Another ancient and revered tree endangered by the proposed path is a 350-year-old directions tree that has been shaped to resemble a woman. A directions tree is a tree that is planted by the mother and father after the birth of a baby in one of the birthing trees in honor of the life brought into this world. The father would take the placenta and the mother would take the seed from the bush tucker. As the child would grow, they would come to visit the directions tree that had been growing as they had so they could reflect their life and place in connection with nature.

Birthing Tree of Djap Wurrung country, Victoria [via Facebook Total Environment Centre]

Many of the other sacred trees are known as scarred trees (usually red gum or box trees) which can be found around sacred areas or major landmarks like rivers, lakes, and floodplains. The sacred areas scarred trees are found in are frequently initiation or burial sites, while in this case, the area has been a special women’s area. The way the indigenous Australians would use the bark would be to carve some out while leaving the rest of the tree alone to continue to grow and thrive. The way they cut the trees helped the sap cover over the wound so the tree could regrow some bark where the wound had been made.

Many stone tools and weapons have been found in the area which shows proof that the area was considered an important Aboriginal cultural and historical area. The trees of the area help tell their creation stories and their “songlines” which are a dreaming track which are where the local creator beings traveled during the Dreaming. The paths of the songlines are put into stories, art, dance, and music. A knowledgeable person can use a songline to navigate across the terrain and find water holes, landmarks, and other important and useful locations while traveling.

All these things–the scarred trees, the birthing trees, and that the area the Djab Wurrung are fighting to protect are kept alive in sacred memory through art and stories. For those protesting, this is a fight for the sacred history and culture of the Aboriginals who have already lost a great deal of land and history to modern progress.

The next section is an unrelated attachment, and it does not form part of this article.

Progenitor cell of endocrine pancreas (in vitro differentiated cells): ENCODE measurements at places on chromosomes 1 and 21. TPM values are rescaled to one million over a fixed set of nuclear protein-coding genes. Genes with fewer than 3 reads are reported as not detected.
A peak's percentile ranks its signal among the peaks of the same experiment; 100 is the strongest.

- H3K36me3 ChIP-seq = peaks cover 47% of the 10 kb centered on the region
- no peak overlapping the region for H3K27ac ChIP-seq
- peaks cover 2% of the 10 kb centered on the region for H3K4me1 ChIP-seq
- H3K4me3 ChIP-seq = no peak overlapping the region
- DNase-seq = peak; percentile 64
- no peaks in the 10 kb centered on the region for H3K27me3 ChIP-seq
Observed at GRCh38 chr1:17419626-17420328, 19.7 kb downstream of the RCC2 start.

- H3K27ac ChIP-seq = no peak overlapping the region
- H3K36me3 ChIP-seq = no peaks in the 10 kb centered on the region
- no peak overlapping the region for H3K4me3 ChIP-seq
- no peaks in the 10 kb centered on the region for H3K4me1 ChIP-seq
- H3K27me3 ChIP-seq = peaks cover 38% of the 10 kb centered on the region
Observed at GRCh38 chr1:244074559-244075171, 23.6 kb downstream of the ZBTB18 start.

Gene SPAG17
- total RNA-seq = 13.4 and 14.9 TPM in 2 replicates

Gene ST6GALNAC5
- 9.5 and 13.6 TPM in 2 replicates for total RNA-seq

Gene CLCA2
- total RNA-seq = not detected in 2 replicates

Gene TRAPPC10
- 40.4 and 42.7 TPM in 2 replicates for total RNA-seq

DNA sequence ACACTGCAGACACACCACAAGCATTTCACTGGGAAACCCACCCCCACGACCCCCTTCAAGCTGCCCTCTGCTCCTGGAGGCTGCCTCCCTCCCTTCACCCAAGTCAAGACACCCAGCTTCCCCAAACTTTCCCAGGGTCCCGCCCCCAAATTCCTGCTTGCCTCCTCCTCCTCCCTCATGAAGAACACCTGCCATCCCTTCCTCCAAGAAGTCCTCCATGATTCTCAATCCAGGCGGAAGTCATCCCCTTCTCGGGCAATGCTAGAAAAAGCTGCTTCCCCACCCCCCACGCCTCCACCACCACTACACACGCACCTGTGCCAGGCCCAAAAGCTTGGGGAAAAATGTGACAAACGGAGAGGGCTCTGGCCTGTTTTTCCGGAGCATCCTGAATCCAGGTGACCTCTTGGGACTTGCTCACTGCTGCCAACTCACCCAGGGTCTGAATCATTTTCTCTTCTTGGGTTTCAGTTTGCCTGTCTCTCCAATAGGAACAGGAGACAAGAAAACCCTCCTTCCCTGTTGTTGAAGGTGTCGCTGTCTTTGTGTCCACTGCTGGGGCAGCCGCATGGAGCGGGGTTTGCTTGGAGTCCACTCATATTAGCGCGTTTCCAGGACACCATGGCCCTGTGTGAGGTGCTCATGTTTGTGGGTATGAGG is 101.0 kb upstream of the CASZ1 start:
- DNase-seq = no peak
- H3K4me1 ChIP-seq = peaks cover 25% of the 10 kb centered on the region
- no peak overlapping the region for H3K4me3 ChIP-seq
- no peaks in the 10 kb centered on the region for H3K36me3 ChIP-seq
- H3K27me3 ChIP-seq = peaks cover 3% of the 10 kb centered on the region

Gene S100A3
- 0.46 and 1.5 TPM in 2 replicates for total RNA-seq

Where Things Stand

So far, the government has agreed to a slight modification of the path to protect 15 of the 300 trees the Djab Wurrung Heritage Protection Embassy and locals have fought to protect. Embassy elder Aunty Sandra Onus told Australian newspapers that the alternate route is $20 million cheaper and would protect the sacred trees.

The project is now officially two years behind schedule.

Many have compared the destruction of the Djab Wurrung’s sacred trees to be like destroying Notre Dame cathedral. Native rights have been threatened around the world in locations such as Mauna Kea in Hawaii. The native and aboriginal people of these lands are still fighting to protect the living connection of the land that their people connect with.

Those fighting to protect the birthing trees in Australia are wanting to protect their living relics that the Aboriginal people can continue to visit to learn about their stories and histories and not be resigned to learning about their culture only in history books and museums.

Even though work on the highway was set to begin again yesterday, the Djab Wurrung Heritage Protection Embassy plans to seek another injunction today to further halt the construction.

To learn or offer support, information is available at the Djab Wurrung Heritage Protection Embassy.